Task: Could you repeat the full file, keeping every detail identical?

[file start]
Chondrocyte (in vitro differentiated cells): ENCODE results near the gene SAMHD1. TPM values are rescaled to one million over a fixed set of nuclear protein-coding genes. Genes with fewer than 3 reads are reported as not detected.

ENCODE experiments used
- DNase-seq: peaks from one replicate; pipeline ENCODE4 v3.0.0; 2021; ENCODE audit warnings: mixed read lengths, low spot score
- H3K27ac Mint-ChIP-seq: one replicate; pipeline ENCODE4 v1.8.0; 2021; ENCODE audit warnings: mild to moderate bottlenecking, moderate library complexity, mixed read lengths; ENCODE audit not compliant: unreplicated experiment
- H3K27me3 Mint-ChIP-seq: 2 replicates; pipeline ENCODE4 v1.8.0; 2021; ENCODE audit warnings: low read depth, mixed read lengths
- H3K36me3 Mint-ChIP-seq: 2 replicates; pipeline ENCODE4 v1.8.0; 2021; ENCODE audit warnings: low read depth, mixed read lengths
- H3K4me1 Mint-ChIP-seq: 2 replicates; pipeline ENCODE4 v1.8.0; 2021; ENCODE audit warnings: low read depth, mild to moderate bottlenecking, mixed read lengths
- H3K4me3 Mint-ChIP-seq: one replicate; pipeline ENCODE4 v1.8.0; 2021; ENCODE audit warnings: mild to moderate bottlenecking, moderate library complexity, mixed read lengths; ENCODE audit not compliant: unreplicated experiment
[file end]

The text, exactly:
Chondrocyte (in vitro differentiated cells): ENCODE results near the gene SAMHD1. TPM values are rescaled to one million over a fixed set of nuclear protein-coding genes. Genes with fewer than 3 reads are reported as not detected.

ENCODE experiments used
- DNase-seq: peaks from one replicate; pipeline ENCODE4 v3.0.0; 2021; ENCODE audit warnings: mixed read lengths, low spot score
- H3K27ac Mint-ChIP-seq: one replicate; pipeline ENCODE4 v1.8.0; 2021; ENCODE audit warnings: mild to moderate bottlenecking, moderate library complexity, mixed read lengths; ENCODE audit not compliant: unreplicated experiment
- H3K27me3 Mint-ChIP-seq: 2 replicates; pipeline ENCODE4 v1.8.0; 2021; ENCODE audit warnings: low read depth, mixed read lengths
- H3K36me3 Mint-ChIP-seq: 2 replicates; pipeline ENCODE4 v1.8.0; 2021; ENCODE audit warnings: low read depth, mixed read lengths
- H3K4me1 Mint-ChIP-seq: 2 replicates; pipeline ENCODE4 v1.8.0; 2021; ENCODE audit warnings: low read depth, mild to moderate bottlenecking, mixed read lengths
- H3K4me3 Mint-ChIP-seq: one replicate; pipeline ENCODE4 v1.8.0; 2021; ENCODE audit warnings: mild to moderate bottlenecking, moderate library complexity, mixed read lengths; ENCODE audit not compliant: unreplicated experiment